Wiley’s corrective to this is to recreate masterpieces and touchstones from the Western art canon, substituting contemporary African-American figures for the Italian, Dutch, French, and English aristocrats or power players who sat for the originals.
At first glance, Wiley’s aesthetic sensibility seems far removed from Arbus’s. His canvases are often vast and symphonic in scale, where her photographs read more like small, astringent chamber works. Wiley’s paintings project an extroverted pageantry, thanks in part to their elaborately patterned backgrounds; Arbus’s photographs, meanwhile, reveal private worlds sparely observed.
Wiley makes a handsome living from his work, fetching prices between $65,000 and $250,000 for a single painting. Arbus, at the height of her fame in her lifetime, was lucky to get $75 for a print sold to a museum. He’s a business-savvy showman, with studios in New York and Beijing, and a bevy of assistants to help him. Arbus did have help in the darkroom from her husband and his assistant, even after she and Allan separated—but theirs was a small-time operation, not a cottage industry.
Yet when it comes to enlisting their subjects, there are striking parallels between Arbus’s methods and Wiley’s. His “street casting” technique, as he calls it, seems as instinctive and erotically charged as hers. Like Arbus, he seeks his subjects on the streets of New York, usually Harlem or Brooklyn, and talks to them extensively before taking photographs of them that serve as a basis for his paintings. Like Arbus, he makes them his collaborators, encouraging them to match the spirit of the classic European oil-on-canvas they’ll be “starring” in and subverting. Under his directions, his subjects strike the swaggering poses of warriors (Napoleon Leading the Army over the Alps, based on Jacques-Louis David’s 1801 painting Napoleon Bonaparte Crossing the Alps at St. Bernard Pass) or become preening dandies (Portrait of Andries Stilte, after Dutch painter Johannes Cornelisz Verspronck’s 1639–40 portrait of a member of the Harlem civic guard).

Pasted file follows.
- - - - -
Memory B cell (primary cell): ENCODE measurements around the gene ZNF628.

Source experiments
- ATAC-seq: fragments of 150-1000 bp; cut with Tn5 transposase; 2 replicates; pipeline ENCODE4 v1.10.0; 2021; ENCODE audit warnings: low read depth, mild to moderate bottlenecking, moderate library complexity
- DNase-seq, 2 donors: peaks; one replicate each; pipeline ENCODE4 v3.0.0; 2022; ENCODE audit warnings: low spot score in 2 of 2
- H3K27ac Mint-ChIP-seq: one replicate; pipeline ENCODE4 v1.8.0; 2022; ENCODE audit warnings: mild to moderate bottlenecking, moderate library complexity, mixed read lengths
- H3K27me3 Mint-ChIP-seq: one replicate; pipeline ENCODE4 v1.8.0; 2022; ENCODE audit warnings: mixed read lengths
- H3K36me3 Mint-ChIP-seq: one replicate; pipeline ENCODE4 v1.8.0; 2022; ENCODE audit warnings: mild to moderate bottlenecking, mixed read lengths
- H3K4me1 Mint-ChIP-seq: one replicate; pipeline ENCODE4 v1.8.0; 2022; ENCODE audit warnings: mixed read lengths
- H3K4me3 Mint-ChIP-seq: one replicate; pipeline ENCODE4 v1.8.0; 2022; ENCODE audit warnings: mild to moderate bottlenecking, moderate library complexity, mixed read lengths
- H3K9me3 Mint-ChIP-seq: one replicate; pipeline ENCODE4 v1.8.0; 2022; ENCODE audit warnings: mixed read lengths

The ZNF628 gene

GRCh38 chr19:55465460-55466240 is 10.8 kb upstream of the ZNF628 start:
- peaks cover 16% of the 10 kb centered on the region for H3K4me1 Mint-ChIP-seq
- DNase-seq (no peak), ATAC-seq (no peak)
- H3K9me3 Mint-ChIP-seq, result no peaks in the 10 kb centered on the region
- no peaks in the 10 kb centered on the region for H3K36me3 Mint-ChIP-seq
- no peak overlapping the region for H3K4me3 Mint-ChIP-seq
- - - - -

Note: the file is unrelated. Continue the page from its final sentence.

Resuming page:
In each portrait, Wiley’s steady orchestral command is unmistakable, and his models clearly wield a degree of control in his work as well. “Much of my painting has been about the sitter deciding how they want to be seen,” he says in Dupre’s documentary.
In his early work, he made a point of reminding his models—all male—that they were going to be in a painting and that they should dress for the occasion. They obliged him—in New York street fashion. In Morpheus, for instance, based on Jean-Antoine Houdon’s 1777 sculpture, Wiley’s model—jeans sliding down from his hips, red-plaid boxers showing, gold bling hanging from his neck—is a somnolent-impudent usurper of a pose that, two and a half centuries ago, could never have been his. There’s an element of humor and fantasy in these images. But there’s also some powerful role reversal at work. A liberating truth emerges from them, too, as Wiley catches the essence of his models’ personalities—and, in the process, expresses something about himself.